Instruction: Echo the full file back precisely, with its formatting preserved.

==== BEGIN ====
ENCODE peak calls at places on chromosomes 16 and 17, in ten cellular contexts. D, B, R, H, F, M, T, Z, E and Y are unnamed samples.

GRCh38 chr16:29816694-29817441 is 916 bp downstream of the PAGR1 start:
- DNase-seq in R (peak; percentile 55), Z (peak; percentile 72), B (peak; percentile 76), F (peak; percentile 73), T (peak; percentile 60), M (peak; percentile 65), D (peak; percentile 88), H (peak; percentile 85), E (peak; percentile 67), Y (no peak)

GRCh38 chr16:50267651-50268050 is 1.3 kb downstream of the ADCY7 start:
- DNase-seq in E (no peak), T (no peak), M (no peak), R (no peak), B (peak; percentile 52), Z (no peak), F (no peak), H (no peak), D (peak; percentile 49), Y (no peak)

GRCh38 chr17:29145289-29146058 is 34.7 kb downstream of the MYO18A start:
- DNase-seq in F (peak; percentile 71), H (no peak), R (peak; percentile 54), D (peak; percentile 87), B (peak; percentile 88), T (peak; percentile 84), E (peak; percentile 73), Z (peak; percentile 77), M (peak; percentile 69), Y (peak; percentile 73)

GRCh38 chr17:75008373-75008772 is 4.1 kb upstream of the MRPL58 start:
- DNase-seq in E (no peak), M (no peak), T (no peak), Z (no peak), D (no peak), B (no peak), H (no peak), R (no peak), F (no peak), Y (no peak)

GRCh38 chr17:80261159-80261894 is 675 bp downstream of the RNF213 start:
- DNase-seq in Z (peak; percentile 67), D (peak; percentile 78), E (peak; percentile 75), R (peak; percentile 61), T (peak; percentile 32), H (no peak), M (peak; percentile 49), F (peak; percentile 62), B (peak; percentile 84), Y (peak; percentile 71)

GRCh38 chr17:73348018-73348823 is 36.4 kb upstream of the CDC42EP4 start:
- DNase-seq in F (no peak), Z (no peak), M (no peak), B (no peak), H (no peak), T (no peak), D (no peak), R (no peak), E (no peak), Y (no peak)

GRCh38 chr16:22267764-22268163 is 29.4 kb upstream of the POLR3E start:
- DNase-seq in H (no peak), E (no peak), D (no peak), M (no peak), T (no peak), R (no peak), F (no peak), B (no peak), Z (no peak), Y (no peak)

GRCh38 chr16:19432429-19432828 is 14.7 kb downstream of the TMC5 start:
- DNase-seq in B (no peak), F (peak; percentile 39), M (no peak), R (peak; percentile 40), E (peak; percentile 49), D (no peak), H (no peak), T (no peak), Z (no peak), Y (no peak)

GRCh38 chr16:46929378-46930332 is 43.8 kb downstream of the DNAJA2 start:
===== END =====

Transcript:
ENCODE peak calls at places on chromosomes 16 and 17, in ten cellular contexts. D, B, R, H, F, M, T, Z, E and Y are unnamed samples.

GRCh38 chr16:29816694-29817441 is 916 bp downstream of the PAGR1 start:
- DNase-seq in R (peak; percentile 55), Z (peak; percentile 72), B (peak; percentile 76), F (peak; percentile 73), T (peak; percentile 60), M (peak; percentile 65), D (peak; percentile 88), H (peak; percentile 85), E (peak; percentile 67), Y (no peak)

GRCh38 chr16:50267651-50268050 is 1.3 kb downstream of the ADCY7 start:
- DNase-seq in E (no peak), T (no peak), M (no peak), R (no peak), B (peak; percentile 52), Z (no peak), F (no peak), H (no peak), D (peak; percentile 49), Y (no peak)

GRCh38 chr17:29145289-29146058 is 34.7 kb downstream of the MYO18A start:
- DNase-seq in F (peak; percentile 71), H (no peak), R (peak; percentile 54), D (peak; percentile 87), B (peak; percentile 88), T (peak; percentile 84), E (peak; percentile 73), Z (peak; percentile 77), M (peak; percentile 69), Y (peak; percentile 73)

GRCh38 chr17:75008373-75008772 is 4.1 kb upstream of the MRPL58 start:
- DNase-seq in E (no peak), M (no peak), T (no peak), Z (no peak), D (no peak), B (no peak), H (no peak), R (no peak), F (no peak), Y (no peak)

GRCh38 chr17:80261159-80261894 is 675 bp downstream of the RNF213 start:
- DNase-seq in Z (peak; percentile 67), D (peak; percentile 78), E (peak; percentile 75), R (peak; percentile 61), T (peak; percentile 32), H (no peak), M (peak; percentile 49), F (peak; percentile 62), B (peak; percentile 84), Y (peak; percentile 71)

GRCh38 chr17:73348018-73348823 is 36.4 kb upstream of the CDC42EP4 start:
- DNase-seq in F (no peak), Z (no peak), M (no peak), B (no peak), H (no peak), T (no peak), D (no peak), R (no peak), E (no peak), Y (no peak)

GRCh38 chr16:22267764-22268163 is 29.4 kb upstream of the POLR3E start:
- DNase-seq in H (no peak), E (no peak), D (no peak), M (no peak), T (no peak), R (no peak), F (no peak), B (no peak), Z (no peak), Y (no peak)

GRCh38 chr16:19432429-19432828 is 14.7 kb downstream of the TMC5 start:
- DNase-seq in B (no peak), F (peak; percentile 39), M (no peak), R (peak; percentile 40), E (peak; percentile 49), D (no peak), H (no peak), T (no peak), Z (no peak), Y (no peak)

GRCh38 chr16:46929378-46930332 is 43.8 kb downstream of the DNAJA2 start: